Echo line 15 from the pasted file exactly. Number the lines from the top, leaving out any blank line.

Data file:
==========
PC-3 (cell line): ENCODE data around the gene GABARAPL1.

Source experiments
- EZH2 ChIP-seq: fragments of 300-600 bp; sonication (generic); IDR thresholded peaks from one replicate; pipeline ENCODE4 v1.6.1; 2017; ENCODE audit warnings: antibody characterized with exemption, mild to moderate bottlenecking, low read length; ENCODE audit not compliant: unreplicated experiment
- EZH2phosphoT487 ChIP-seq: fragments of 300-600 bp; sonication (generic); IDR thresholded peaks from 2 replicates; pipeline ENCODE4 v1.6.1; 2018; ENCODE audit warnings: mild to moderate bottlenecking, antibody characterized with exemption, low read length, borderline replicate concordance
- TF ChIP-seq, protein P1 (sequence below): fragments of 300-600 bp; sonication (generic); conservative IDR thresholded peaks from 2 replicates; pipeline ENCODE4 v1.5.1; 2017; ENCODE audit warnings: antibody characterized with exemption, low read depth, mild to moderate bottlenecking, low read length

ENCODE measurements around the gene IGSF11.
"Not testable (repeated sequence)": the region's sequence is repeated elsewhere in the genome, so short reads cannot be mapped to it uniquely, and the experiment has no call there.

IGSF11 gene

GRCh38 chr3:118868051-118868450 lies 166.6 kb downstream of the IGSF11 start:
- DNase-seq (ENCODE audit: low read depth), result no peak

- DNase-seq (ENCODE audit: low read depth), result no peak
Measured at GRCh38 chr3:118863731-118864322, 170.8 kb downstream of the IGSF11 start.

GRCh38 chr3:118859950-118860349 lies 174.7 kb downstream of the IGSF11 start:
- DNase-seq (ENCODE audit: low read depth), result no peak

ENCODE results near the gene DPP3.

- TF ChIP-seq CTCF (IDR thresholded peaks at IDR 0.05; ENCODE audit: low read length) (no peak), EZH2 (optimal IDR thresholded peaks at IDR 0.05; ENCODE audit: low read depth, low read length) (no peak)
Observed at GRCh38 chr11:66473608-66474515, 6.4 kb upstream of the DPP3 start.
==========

ENCODE results near the gene DPP3.